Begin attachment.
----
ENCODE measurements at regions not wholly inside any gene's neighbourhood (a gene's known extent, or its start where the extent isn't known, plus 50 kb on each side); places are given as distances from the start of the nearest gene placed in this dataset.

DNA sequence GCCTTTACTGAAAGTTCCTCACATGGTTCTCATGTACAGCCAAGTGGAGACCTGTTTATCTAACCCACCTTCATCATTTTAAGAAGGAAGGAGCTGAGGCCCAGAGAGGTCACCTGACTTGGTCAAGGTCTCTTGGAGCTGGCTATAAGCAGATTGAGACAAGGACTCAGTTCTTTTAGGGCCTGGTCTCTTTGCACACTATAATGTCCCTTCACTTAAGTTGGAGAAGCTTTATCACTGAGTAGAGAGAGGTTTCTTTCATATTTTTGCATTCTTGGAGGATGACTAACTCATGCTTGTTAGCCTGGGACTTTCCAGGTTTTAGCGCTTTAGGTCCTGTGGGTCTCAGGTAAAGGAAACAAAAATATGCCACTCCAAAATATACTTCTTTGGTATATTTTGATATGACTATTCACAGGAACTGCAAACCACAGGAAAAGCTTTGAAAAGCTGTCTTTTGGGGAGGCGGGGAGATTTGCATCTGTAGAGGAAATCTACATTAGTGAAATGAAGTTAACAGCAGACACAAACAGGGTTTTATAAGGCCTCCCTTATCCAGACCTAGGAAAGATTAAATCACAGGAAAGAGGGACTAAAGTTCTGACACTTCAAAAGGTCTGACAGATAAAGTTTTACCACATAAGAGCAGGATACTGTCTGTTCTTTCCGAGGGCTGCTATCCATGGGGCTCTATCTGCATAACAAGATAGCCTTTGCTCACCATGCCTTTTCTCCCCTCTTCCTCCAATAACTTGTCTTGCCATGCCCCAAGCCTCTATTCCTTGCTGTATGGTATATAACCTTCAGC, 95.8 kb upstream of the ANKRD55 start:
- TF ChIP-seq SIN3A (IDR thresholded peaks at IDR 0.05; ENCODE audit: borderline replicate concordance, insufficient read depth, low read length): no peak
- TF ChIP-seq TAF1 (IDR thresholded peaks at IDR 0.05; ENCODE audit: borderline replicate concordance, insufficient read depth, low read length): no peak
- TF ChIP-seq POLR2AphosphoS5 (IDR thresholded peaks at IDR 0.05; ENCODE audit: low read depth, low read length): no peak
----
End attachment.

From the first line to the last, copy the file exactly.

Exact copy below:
ENCODE measurements at regions not wholly inside any gene's neighbourhood (a gene's known extent, or its start where the extent isn't known, plus 50 kb on each side); places are given as distances from the start of the nearest gene placed in this dataset.

DNA sequence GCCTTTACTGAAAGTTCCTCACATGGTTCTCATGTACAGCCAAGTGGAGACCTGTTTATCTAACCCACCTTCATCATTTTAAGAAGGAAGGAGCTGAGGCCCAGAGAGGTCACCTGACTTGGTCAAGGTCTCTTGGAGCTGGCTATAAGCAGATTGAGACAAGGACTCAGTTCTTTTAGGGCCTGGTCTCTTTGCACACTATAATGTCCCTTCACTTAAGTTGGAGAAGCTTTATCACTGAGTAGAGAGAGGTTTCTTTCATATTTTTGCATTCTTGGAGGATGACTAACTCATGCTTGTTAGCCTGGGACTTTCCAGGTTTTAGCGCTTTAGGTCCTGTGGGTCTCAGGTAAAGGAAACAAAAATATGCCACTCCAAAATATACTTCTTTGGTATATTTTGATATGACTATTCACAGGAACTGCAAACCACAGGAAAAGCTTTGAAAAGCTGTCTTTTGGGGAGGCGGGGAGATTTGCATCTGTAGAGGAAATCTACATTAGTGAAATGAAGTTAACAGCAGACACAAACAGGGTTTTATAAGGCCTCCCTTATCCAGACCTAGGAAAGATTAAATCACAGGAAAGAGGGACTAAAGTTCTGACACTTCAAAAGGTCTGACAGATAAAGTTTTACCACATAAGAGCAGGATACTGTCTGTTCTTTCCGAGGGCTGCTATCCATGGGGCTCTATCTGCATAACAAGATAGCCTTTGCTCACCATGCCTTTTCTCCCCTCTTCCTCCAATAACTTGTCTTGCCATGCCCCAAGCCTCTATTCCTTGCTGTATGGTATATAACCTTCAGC, 95.8 kb upstream of the ANKRD55 start:
- TF ChIP-seq SIN3A (IDR thresholded peaks at IDR 0.05; ENCODE audit: borderline replicate concordance, insufficient read depth, low read length): no peak
- TF ChIP-seq TAF1 (IDR thresholded peaks at IDR 0.05; ENCODE audit: borderline replicate concordance, insufficient read depth, low read length): no peak
- TF ChIP-seq POLR2AphosphoS5 (IDR thresholded peaks at IDR 0.05; ENCODE audit: low read depth, low read length): no peak